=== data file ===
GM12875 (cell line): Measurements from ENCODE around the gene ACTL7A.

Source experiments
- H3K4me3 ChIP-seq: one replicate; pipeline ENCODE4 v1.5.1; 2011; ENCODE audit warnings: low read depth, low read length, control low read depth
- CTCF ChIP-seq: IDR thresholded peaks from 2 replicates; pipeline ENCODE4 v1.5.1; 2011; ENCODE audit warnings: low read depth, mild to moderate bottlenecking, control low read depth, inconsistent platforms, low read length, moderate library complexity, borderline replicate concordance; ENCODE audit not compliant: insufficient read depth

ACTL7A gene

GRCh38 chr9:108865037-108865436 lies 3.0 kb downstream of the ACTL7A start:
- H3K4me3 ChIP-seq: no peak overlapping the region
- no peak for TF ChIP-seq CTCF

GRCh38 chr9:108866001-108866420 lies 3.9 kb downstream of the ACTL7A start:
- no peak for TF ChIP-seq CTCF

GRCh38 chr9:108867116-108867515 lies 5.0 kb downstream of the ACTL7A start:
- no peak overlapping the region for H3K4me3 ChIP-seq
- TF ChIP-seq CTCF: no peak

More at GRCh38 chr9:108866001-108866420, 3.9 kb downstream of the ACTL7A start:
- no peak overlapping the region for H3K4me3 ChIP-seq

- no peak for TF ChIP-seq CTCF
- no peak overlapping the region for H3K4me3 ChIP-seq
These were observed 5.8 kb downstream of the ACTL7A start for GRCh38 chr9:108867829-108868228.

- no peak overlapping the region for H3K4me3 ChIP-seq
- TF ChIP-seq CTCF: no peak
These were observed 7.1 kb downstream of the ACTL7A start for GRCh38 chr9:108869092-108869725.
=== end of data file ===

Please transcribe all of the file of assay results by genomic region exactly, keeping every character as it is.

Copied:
GM12875 (cell line): Measurements from ENCODE around the gene ACTL7A.

Source experiments
- H3K4me3 ChIP-seq: one replicate; pipeline ENCODE4 v1.5.1; 2011; ENCODE audit warnings: low read depth, low read length, control low read depth
- CTCF ChIP-seq: IDR thresholded peaks from 2 replicates; pipeline ENCODE4 v1.5.1; 2011; ENCODE audit warnings: low read depth, mild to moderate bottlenecking, control low read depth, inconsistent platforms, low read length, moderate library complexity, borderline replicate concordance; ENCODE audit not compliant: insufficient read depth

ACTL7A gene

GRCh38 chr9:108865037-108865436 lies 3.0 kb downstream of the ACTL7A start:
- H3K4me3 ChIP-seq: no peak overlapping the region
- no peak for TF ChIP-seq CTCF

GRCh38 chr9:108866001-108866420 lies 3.9 kb downstream of the ACTL7A start:
- no peak for TF ChIP-seq CTCF

GRCh38 chr9:108867116-108867515 lies 5.0 kb downstream of the ACTL7A start:
- no peak overlapping the region for H3K4me3 ChIP-seq
- TF ChIP-seq CTCF: no peak

More at GRCh38 chr9:108866001-108866420, 3.9 kb downstream of the ACTL7A start:
- no peak overlapping the region for H3K4me3 ChIP-seq

- no peak for TF ChIP-seq CTCF
- no peak overlapping the region for H3K4me3 ChIP-seq
These were observed 5.8 kb downstream of the ACTL7A start for GRCh38 chr9:108867829-108868228.

- no peak overlapping the region for H3K4me3 ChIP-seq
- TF ChIP-seq CTCF: no peak
These were observed 7.1 kb downstream of the ACTL7A start for GRCh38 chr9:108869092-108869725.